Today, as my mother and I currently discuss the excessive laundry situation which has turned her house into a TK Max of air drying – I smile with gratitude; gratitude for what I learnt yesterday, gratitude for what I have today, and gratitude for whatever tomorrow will bring.
So, Mr Winnie the Pooh, I must agree with you whole heartedly – today is my favourite day too.
We have quite a large and vast bucket list to get through this summer. In doing some research to find a few events that might help us tick a few off, I thought these were worth sharing. Here are six of the best family friendly events and festivals taking place this summer in Leinster and Munster.
Super Milk Wild Air Inflatable Run
What I Like...
Festival of Curiosity
(July 19th-22nd Dublin)
What I Like...
Bray Air Display
(28th-29th July Bray, Wicklow)
What I Like...
(4th - 11th of August Birr, Co. Offaly)
What I Like...
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SPRAOI Street Art Festival
(3rd - 5th August, Waterford City)
What I Like...
Castlecomer Discovery Park Digital Outdoor Scavenger Hunt
(All summer, Castlecomer, Co. Kilkenny)
What I Like...
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"I could not believe it! I stuck my head around the door and saw her snuggled up to Bed Ted!"
What is it?
How does it work?
- Begin with your bedtime routine (i.e. bath, bottle, story)
- Lay baby down drowsy but awake and leave the room
- Only return to baby's side on predetermined intervals to offer comfort before leaving room again
- Your plan for check ins will look like this :
I was given a sheet with the details of the timed check-ins and was given some extra tips:
- Make sure to put baby to bed within 20 minutes of the bath, so body temperature is not affected.
- When returning to the room for check ins, do not pick baby up - rub, pat, hush only.
- Try to avoid eye contact during check ins. (This one I scrapped when I heard it)
- It does not have to be the same person who does it every night, however ensure it is the same parent who carries out check-ins for the night in question.
The first night, the tears started pretty much straight away. Of course, this was hard, very hard - but I waited the three minutes and went back into the room.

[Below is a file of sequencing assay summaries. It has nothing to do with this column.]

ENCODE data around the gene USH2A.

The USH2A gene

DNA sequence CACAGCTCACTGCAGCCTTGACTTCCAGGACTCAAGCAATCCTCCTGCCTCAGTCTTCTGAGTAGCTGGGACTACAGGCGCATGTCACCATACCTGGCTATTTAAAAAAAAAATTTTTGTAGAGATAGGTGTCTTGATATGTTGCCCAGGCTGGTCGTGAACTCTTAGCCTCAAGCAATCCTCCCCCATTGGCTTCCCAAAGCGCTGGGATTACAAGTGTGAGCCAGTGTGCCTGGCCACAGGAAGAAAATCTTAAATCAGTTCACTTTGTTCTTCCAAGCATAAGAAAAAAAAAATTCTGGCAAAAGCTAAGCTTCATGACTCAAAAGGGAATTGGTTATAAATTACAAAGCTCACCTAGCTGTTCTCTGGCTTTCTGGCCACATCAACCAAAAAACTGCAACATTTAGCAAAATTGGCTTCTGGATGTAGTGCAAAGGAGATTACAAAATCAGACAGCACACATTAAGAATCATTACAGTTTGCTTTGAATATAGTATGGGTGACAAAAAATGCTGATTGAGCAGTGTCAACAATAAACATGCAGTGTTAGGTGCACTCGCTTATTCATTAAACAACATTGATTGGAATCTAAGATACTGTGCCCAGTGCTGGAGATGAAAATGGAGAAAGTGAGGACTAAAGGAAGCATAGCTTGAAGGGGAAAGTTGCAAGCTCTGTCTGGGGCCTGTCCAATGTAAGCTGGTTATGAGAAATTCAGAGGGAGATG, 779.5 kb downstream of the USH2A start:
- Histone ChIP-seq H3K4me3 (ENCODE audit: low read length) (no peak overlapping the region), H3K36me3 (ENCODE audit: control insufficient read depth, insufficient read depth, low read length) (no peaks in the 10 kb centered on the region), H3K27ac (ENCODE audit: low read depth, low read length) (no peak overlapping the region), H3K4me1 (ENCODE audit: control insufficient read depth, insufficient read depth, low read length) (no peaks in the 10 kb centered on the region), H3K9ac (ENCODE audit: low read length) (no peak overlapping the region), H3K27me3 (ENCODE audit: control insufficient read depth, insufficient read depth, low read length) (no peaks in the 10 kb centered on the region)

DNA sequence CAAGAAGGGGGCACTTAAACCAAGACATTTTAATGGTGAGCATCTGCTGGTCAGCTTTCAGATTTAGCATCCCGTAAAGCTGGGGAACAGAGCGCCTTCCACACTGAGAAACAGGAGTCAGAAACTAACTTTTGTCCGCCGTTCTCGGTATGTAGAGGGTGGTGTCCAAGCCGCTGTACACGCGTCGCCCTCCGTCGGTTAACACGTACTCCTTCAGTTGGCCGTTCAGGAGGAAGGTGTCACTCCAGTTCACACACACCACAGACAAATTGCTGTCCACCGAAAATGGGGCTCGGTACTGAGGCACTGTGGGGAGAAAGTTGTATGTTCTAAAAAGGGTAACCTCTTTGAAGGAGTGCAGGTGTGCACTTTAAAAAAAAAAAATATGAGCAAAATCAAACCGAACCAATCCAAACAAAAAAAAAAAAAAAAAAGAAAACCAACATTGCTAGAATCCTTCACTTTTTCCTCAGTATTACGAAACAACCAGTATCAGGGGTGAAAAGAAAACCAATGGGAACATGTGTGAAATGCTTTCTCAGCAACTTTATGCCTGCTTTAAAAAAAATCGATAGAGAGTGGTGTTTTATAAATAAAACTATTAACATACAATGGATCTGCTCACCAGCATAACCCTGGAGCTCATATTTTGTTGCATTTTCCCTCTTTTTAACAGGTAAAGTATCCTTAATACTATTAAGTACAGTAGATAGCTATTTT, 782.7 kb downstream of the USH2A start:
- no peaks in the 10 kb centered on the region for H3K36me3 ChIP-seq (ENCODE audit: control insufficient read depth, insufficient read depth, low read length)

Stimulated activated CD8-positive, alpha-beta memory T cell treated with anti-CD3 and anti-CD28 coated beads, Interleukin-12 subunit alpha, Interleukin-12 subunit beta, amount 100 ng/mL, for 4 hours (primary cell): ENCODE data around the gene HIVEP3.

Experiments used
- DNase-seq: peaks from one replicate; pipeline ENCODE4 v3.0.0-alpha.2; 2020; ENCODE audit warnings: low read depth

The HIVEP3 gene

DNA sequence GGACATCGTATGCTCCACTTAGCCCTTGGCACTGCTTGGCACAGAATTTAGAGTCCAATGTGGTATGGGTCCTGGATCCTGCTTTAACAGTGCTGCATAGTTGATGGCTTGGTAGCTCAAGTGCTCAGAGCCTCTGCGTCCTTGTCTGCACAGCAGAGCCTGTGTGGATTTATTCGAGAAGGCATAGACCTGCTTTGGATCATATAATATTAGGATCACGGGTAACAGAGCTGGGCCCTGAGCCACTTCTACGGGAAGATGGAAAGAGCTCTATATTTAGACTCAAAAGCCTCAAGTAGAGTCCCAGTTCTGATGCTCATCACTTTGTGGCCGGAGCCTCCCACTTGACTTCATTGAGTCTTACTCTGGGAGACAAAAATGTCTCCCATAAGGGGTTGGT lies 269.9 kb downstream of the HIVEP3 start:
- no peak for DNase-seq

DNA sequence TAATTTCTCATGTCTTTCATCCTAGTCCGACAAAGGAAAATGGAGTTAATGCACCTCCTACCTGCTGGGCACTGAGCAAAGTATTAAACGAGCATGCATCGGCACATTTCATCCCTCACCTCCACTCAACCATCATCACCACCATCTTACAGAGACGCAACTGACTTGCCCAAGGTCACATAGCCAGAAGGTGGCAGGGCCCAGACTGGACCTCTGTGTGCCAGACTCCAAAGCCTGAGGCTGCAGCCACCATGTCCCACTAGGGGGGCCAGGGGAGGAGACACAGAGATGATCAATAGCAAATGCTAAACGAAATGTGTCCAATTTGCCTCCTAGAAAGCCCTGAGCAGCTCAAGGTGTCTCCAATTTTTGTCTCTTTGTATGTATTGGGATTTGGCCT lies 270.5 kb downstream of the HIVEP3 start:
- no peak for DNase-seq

I am a believer that all these techniques are flexible and open to personal tweeks here and there. With me, I chose not to pick her up but I gave lots of rubs, smiles, and reassurance before saying good night and leaving the room again. I repeated the check in again after five minutes and ten minutes. That was it - somewhere within the next interval, she fell alseep. I could not believe it! I stuck my head around the door and saw her snuggled up to Bed Ted!
I thought it would be a tough night ahead, however I just had to do one three minute check in and off she nodded again. The next morning she woke up at 7am. Night two and night three were even better, with the muffled sound of baby snores filling the upstairs air within 10 minutes of the good night kiss.
Three days later, my public health nurse was very happy to hear about my sleeping baby and that my scepticism had been put to sleep too! Eighteen months later, little Sadie is the one getting the most sleep in the house!
To sum up
So on a mission to keep my sanity intact and to make some memories, I sat down with Lola (my only speaking little human!) and made our summer bucket list. I thought a four year old's bucket list prospects might be a tad far-fetched, but she surprised me - with most being quite achievable. Now, where to start...
What's on your bucket list this summer? We would love know!
You might not realise it, but reading to your child is the first step in them becoming good readers themselves - this is where reading fluency begins. Even if they choose the same story, over and over again, this repetitive reading has real benefits. Making time for that bedtime story (even if you have been reading the same one for the past 12 months) has more importance than you think. I will definitely delve into more about reading with your little ones in another blog post but for now I would like to share with you some of our own favourite bedtime story books - from catching stars to brave little mice, here are some tales perfect for entry to Dreamworld!
Where's my Teddy?
by Jez Alborough
Boo Boo Baby and the Giraffe
by Eileen Browne and Emily Bolam
by Julia Donaldson and Axel Scheffler
Peace At Last
by Jill Murphy
Before You Sleep
by Benji Bennett
How to Catch a Star
by Oliver Jeffers
Family | Lifestyle |
Motherhood | Me